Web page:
American Association of Healthcare Administrative Management:
Revenue Cycle Executive
Revenue Cycle Professional
Revenue Integrity Professional
Revenue Cycle Specialist
Association for Healthcare Administrative Professionals — Certified Healthcare Administrative Professional
Professional Association of Health Care Office Management — Certified Medical Manager
American Health Information Management Association:
Registered Health Information Administrator
Registered Health Information Technician
Medical Group Management Association — Certified Medical Practice Executive
Previously, the American College of Health Care Administrators offered certifications for Certified Nursing Home Administrator and Certified Assisted Living Administrator. However, per their website, they no longer offer these to new applicants. Those who earned certifications previously may still retain/renew them. In addition to the above certs, the American College of Healthcare Executives offers fellowship opportunities for qualified applicants.
Depending on the Healthcare Administration degree you earn (associate, bachelor’s, master’s, or doctorate), you may qualify for a broad range of positions. When searching for jobs, there are several general job titles to be found, such as Health Services Manager, Healthcare Administrator, or Healthcare Executive. Beyond the general terms, there are more specific roles, each with very different responsibilities, salaries, and educational requirements.
Here are a few examples:
Nursing Home Administrator — Responsible for taking care of the business and organizational aspects of nursing homes.
Median salary: $121,835
Top 10% salary: $148,084 and up
Social and Community Service Managers — Responsible for managing organizations that support local social services.
Median salary: $69,600
Top 10% salary: $115,800 and up
Medical Practice Manager — Responsible for medical office operations, including admin, HR, and budgetary tasks.
Median salary: $63,000
Top 10% salary: $88,000 and up
Online Healthcare Administration degrees are hotter than ever, as more students seek the flexibility to work around their hectic schedules. Many students have families, full-time jobs, or other commitments that don’t allow for the luxury of traditional campus attendance.
To adjust to the needs of these students, top schools around the country have continued to advance their online program offerings, ensuring the same high quality curricula is offered no matter which format students use to learn. As a result, students have easier access to highly-ranked educational opportunities with fewer barriers than ever before.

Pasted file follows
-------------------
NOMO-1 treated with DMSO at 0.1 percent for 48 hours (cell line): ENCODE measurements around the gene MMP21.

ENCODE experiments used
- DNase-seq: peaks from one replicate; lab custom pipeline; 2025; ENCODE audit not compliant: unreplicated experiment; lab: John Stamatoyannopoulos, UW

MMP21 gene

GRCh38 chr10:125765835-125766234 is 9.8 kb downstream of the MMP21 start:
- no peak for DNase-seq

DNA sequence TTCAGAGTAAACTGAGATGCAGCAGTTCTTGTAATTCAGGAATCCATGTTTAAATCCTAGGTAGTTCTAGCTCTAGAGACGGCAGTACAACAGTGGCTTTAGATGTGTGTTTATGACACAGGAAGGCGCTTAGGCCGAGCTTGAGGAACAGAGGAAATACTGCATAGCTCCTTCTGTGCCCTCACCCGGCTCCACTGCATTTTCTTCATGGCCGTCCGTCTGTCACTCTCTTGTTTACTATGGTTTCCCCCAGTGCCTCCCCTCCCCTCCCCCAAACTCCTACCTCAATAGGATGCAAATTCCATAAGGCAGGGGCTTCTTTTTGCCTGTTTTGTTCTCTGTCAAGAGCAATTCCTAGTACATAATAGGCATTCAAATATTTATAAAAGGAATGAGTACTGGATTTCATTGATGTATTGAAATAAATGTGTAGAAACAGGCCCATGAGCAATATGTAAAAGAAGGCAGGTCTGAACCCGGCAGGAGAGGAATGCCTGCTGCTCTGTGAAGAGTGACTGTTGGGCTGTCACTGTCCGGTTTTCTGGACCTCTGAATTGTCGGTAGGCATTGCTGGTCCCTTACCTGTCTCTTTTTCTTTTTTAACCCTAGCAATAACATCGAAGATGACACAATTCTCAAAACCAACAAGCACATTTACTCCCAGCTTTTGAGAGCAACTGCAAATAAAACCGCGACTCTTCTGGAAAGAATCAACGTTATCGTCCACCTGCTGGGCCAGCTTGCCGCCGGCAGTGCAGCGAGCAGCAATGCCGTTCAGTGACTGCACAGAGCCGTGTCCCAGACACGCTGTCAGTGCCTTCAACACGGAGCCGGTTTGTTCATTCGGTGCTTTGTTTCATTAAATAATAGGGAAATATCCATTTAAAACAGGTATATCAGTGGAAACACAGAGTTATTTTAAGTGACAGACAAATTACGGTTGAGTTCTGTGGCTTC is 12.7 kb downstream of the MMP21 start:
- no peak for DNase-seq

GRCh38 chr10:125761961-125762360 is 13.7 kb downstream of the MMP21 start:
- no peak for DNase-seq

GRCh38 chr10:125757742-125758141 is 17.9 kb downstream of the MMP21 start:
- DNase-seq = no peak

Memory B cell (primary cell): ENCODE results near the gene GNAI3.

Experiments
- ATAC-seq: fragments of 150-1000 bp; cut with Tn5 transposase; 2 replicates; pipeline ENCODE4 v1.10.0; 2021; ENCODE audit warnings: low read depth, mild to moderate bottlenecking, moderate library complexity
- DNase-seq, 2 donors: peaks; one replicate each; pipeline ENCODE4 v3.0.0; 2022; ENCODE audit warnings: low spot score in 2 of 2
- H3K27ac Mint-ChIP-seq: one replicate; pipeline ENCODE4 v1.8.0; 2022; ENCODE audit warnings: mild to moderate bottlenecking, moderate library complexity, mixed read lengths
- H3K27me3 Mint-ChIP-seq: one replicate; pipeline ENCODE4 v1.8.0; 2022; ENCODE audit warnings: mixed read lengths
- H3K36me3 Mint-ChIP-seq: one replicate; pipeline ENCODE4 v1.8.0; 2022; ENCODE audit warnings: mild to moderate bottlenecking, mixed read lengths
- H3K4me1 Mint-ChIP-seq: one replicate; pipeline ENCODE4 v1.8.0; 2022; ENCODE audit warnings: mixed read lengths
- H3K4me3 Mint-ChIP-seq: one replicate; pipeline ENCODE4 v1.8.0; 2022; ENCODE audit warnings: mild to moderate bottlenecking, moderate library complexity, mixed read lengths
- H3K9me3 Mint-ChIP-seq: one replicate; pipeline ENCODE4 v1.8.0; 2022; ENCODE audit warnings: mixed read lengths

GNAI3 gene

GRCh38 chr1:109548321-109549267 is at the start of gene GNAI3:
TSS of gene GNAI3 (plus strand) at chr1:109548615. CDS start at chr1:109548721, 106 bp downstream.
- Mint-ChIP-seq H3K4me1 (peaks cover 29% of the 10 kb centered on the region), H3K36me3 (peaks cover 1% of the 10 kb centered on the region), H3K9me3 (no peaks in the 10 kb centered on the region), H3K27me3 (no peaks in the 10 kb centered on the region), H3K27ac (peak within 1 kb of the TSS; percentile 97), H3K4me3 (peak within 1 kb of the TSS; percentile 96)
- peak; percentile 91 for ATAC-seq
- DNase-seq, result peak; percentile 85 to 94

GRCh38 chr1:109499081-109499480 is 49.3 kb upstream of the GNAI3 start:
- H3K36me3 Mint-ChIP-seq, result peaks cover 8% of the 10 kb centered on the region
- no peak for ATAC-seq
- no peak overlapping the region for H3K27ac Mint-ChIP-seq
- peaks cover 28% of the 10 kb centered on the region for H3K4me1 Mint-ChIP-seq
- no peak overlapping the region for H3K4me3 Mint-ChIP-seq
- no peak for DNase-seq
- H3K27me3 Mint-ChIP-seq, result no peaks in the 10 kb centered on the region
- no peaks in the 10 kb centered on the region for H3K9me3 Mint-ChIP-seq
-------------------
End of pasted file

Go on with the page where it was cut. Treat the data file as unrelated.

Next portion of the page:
In general, online programs are designed to cater to working students looking to switch careers or qualify for a promotion in their current healthcare management role. Today, it is possible to earn any level of healthcare administration degree online, from an associate to a bachelor’s, MHA, or DHA. However, some programs require residency, just as some areas of specialization may have other in-person training requirements.
Online degrees are designed to be more convenient but, by their nature, they cannot impart practical hands-on skills. Thus, you’ll need to gain those through live experiences. That is why so many students opt to enroll in hybrid degree programs, where some classes are taught online and some are done in-person.
By the same token, there may be non-classroom activities (such as residencies) that cannot be done online. Residencies vary in length and may last a week or more, or be split over a series of weekends. They typically involve seminars, lectures, workshops, and shadowing current healthcare administrators. These real-world experiences are valuable for learning and look great on a resume, too!
Note, not every program requires a residency, and not every healthcare administrator employer will look for such training. But ultimately, having a strong mix of academics and practical experience will help graduates land the best jobs possible.
Sample path from associate to DHA:
For those planning to work towards a doctorate, one plan of action might be:
Associate degree — Online
Bachelor’s — On-campus/In-person
MHA — Hybrid
DHA — Online
Reminder, whichever path you choose, make certain your program is accredited!
|School||Average Tuition||Student Teacher Ratio||Enrolled Students|
|Thomas Jefferson University Philadelphia, PA||26 : 1||8,286|
|Boston College Chestnut Hill, MA||17 : 1||14,934|
|University of Miami Coral Gables, FL||16 : 1||17,809|
|Duke University Durham, NC||11 : 1||16,172|
|University of Virginia-Main Campus Charlottesville, VA||17 : 1||25,628|